Through BRIC, the Boston Police Department maintains a racist gang database it uses to persecute immigrants, and its agents are deployed to frighten Bostonians protesting the Dakota access pipeline halfway across the country. (Andrew Creed, the police officer named in the linked article, worked at BRIC at the time of that writing, according to the ACLU.) The problem, as BRIC seems to see it, is ideology—any ideology. “A national conversation around ideologies such as white supremacy, neo-Nazism, black separatism and single-issue extremism such as anti-abortion and environmental extremism has brought these topics to the forefront,” the BRIC authors write (emphasis theirs). “Though subscribing to these ideologies is protected under the First Amendment, there were instances of individuals acting out criminally ... in furtherance of some of these beliefs.” Consistently, briefs from BRIC flatten race-hate and black liberation, misogyny and feminism, into a single category of suspicious activity called Ideology. It is obviously terrifying and dangerous to get lumped in with Nazis and Klansmen simply because you want society to treat you fairly, but the association with nonviolent leftists is also a huge and valuable downgrade for white nationalists.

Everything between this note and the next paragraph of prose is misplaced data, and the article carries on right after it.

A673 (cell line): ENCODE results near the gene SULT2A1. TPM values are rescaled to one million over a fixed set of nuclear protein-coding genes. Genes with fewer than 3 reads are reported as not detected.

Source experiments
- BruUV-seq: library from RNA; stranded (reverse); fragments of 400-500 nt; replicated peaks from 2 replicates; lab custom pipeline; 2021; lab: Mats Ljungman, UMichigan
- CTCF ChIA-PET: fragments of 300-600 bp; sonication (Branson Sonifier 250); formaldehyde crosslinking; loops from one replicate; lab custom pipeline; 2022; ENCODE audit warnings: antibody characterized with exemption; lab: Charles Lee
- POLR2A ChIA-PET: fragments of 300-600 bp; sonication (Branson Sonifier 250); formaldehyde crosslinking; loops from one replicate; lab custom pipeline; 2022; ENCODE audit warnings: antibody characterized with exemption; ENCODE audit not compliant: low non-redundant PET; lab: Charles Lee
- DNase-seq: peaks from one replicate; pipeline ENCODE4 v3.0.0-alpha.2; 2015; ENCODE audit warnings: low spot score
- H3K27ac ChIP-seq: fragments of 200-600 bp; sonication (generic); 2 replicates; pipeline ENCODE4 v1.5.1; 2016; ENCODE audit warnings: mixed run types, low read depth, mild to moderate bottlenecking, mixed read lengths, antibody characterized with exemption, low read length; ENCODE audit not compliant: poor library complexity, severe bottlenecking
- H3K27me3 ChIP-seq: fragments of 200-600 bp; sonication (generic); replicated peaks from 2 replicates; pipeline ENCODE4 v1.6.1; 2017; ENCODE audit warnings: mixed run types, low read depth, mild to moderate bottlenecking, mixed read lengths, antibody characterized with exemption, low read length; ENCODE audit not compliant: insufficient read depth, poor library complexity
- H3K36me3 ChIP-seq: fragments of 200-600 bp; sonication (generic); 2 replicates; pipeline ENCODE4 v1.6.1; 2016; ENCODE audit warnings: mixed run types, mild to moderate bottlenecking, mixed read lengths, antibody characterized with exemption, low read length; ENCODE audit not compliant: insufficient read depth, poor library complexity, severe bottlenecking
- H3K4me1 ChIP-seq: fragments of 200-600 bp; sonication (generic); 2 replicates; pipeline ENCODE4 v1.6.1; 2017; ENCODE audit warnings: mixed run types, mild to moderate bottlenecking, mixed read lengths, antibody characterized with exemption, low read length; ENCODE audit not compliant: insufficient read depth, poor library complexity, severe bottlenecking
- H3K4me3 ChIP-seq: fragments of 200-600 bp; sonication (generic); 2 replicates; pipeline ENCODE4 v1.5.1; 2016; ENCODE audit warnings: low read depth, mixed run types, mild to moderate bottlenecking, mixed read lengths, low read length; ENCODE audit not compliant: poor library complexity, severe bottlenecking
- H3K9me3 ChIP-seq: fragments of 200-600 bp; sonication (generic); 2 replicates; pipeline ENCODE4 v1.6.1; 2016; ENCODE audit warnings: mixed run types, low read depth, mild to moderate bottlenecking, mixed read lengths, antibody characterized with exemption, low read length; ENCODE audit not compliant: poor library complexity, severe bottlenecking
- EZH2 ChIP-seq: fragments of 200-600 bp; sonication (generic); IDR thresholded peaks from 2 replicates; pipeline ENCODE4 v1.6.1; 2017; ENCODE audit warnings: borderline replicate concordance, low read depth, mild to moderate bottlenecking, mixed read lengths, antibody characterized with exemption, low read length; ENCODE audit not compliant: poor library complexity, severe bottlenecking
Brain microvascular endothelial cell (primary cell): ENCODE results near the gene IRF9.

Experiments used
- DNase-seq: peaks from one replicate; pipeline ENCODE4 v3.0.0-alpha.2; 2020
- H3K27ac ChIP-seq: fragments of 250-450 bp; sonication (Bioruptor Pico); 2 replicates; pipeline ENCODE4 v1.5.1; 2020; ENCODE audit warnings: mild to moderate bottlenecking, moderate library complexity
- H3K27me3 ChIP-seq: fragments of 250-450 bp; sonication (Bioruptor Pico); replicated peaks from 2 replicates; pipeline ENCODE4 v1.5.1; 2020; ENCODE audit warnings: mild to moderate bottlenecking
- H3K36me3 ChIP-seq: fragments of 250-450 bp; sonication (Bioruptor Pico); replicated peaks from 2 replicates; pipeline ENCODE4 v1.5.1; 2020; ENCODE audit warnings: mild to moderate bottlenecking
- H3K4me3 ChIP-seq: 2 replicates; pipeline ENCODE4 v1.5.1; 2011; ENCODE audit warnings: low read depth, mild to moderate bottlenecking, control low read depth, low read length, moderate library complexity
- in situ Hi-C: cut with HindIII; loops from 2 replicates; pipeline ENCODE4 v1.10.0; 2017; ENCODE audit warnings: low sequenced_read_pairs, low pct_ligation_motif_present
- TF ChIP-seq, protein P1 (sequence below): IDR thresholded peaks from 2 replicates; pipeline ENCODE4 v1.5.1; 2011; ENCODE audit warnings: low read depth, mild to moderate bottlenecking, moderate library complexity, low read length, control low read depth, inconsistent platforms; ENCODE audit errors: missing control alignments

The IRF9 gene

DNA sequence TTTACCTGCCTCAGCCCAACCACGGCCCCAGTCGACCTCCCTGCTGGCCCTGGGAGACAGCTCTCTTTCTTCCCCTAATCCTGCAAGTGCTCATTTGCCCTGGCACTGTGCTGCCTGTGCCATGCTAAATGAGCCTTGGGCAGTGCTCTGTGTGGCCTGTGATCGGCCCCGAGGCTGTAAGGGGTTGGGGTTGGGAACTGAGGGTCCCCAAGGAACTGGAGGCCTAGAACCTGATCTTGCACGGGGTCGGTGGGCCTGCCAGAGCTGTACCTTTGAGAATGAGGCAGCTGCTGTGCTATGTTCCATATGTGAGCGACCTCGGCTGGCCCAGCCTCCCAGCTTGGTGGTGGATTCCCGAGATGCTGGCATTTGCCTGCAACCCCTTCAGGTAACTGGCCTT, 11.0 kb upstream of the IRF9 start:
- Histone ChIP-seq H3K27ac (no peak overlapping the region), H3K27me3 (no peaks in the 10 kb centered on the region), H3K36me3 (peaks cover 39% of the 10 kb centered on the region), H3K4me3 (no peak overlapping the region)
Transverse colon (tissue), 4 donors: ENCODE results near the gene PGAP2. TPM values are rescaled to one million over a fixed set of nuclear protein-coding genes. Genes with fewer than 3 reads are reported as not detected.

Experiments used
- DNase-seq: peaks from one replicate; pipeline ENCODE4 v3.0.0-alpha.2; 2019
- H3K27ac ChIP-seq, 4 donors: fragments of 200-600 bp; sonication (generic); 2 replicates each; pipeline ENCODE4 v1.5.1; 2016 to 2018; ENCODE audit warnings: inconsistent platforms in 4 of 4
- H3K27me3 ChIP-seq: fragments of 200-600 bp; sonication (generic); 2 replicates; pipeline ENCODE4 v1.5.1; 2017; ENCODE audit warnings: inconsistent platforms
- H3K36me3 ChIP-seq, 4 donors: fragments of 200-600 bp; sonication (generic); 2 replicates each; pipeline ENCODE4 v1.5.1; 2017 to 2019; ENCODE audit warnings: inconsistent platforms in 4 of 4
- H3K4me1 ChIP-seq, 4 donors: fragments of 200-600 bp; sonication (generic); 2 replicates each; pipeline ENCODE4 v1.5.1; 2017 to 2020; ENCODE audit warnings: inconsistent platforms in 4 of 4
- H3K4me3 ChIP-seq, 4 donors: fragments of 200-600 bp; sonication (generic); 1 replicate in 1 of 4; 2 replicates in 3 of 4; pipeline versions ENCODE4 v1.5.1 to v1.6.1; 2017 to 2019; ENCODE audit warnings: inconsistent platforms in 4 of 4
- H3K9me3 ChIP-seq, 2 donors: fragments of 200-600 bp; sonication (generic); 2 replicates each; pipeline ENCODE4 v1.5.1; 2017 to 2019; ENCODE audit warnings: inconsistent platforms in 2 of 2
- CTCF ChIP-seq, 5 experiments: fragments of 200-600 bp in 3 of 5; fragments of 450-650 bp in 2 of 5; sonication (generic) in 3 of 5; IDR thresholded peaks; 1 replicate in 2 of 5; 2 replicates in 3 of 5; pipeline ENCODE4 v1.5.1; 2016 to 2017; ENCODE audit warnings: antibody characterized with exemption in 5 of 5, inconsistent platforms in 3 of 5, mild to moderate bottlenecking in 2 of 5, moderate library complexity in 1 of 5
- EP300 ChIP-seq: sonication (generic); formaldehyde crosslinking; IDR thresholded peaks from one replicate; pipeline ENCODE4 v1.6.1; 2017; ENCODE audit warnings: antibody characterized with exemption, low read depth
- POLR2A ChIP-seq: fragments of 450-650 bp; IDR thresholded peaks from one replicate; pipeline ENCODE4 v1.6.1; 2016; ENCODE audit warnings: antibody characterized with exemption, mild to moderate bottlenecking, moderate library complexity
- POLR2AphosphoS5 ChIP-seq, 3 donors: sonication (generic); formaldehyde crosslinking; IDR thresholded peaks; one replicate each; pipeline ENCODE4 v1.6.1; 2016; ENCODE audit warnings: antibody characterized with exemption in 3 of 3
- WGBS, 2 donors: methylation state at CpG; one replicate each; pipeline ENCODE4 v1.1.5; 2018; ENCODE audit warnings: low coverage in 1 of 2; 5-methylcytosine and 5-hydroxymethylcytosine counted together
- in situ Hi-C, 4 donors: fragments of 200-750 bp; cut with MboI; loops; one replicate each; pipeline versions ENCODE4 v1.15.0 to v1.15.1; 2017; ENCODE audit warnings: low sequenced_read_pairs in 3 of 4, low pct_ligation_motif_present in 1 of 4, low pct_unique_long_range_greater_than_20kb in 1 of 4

Even as BRIC’s threat assessors had to turn to West Virginia, and even another country, for indications that environmental activists and minorities might eventually endanger life and non-tree limb in Boston, closer to home were local far-right extremists who, BRIC also noted, threatened to murder people.